This paper examines the transition between brittle and ductile mode in loose abrasive microgrinding (grinding
with micron and sub-micron sized abrasives). The work was directed specifically at understanding loose abrasive
grinding dependency on slurry fluid chemistry and the swlace stresses that are introduced in the grInding process.
Several slurry fluids were investigated including water, a homologous series of n-alcohols, and several other organics
selected for various properties including molecular size and dielectric constant. Chemistry was found to play a major
role in the process; in fact, by simply changing slurry fluid composition, it was possible to induce the transition from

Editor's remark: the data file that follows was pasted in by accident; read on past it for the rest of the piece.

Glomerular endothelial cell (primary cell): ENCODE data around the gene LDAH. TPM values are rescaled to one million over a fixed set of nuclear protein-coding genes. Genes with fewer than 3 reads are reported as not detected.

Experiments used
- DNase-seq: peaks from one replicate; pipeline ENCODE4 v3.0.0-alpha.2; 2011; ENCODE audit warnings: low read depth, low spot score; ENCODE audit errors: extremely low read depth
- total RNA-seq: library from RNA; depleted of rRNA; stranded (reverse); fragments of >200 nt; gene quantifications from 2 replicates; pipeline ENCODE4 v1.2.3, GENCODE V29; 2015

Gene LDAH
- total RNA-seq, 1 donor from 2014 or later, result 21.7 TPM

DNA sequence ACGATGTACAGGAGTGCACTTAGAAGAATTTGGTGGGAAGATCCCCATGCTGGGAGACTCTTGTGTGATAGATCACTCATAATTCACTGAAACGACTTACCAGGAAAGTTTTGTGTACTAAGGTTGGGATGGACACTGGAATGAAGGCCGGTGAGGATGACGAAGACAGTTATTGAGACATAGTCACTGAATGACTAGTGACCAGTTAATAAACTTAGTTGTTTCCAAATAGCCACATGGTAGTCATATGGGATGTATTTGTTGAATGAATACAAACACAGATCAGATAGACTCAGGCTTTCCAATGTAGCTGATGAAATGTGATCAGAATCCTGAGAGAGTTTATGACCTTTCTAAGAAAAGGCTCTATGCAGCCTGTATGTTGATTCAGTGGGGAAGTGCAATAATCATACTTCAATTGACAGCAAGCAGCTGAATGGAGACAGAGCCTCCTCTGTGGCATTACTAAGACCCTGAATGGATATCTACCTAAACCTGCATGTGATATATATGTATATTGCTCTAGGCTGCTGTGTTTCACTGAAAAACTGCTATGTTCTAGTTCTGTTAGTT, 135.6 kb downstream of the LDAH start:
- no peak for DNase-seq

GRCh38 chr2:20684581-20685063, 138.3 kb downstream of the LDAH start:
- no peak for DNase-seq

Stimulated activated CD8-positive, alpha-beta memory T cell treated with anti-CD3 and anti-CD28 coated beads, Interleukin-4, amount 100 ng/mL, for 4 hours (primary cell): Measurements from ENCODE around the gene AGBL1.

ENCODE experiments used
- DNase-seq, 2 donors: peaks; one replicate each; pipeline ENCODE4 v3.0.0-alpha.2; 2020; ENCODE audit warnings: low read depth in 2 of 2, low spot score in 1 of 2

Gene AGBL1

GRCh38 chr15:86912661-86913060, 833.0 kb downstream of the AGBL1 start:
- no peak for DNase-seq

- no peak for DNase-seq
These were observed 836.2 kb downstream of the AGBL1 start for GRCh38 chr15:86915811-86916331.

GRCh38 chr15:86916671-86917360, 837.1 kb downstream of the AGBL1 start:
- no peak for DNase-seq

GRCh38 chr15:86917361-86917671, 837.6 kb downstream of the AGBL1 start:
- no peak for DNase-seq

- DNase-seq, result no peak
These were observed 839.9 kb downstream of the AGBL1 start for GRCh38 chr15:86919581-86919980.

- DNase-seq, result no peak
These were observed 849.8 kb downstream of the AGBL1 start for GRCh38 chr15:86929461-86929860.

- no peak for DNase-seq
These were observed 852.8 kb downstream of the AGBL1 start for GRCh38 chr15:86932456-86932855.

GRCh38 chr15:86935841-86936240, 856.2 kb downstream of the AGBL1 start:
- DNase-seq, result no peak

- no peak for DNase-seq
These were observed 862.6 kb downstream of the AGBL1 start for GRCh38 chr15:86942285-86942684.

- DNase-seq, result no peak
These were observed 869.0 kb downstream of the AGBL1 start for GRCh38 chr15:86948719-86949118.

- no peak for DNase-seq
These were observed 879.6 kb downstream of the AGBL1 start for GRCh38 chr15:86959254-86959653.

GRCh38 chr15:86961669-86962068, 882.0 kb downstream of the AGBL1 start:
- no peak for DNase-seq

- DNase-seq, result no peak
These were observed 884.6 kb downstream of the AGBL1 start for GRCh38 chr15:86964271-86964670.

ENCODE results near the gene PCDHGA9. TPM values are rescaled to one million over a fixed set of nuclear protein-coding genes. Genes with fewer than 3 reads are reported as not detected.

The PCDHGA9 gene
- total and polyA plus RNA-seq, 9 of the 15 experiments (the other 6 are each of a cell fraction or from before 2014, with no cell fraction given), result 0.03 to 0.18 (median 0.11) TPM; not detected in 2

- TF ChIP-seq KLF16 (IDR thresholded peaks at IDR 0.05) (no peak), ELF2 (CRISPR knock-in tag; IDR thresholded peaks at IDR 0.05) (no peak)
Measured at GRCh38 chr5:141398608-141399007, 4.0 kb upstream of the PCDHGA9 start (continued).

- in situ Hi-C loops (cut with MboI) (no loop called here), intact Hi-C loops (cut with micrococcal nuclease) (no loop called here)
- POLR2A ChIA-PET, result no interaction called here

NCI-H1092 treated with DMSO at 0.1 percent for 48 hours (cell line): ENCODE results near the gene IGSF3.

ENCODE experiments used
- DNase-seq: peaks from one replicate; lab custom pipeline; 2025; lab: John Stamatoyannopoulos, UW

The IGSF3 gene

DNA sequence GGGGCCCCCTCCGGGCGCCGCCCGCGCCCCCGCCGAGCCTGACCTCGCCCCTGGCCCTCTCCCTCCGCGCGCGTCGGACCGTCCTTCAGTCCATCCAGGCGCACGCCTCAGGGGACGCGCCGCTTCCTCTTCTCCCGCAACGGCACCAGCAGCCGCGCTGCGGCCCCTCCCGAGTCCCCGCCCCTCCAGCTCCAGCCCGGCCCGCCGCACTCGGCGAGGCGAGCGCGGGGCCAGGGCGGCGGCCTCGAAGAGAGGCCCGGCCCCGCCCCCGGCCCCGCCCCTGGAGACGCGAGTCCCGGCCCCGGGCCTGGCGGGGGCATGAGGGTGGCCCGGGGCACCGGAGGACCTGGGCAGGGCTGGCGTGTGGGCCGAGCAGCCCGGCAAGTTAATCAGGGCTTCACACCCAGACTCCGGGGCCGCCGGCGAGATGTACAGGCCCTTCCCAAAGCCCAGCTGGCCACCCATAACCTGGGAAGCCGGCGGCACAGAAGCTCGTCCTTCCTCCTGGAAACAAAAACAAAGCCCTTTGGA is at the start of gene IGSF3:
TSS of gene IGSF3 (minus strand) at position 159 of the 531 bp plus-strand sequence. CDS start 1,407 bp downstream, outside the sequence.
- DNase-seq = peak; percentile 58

brittle fracture to ductile mode grinding in ULE (Corning Code 7971 Titanium Silicate Low Expansion Glass). Data
revealed that the dependency ofloose abrasive grinding on slurry chemistry can best be explained as Rebinder-Westwood
chemo-mechanical effects [1,2,3,4]. It was also observed that the grinding surface stresses, known as the Twyman effect,
increased dramatically in the transition from brittle to ductile mode grinding.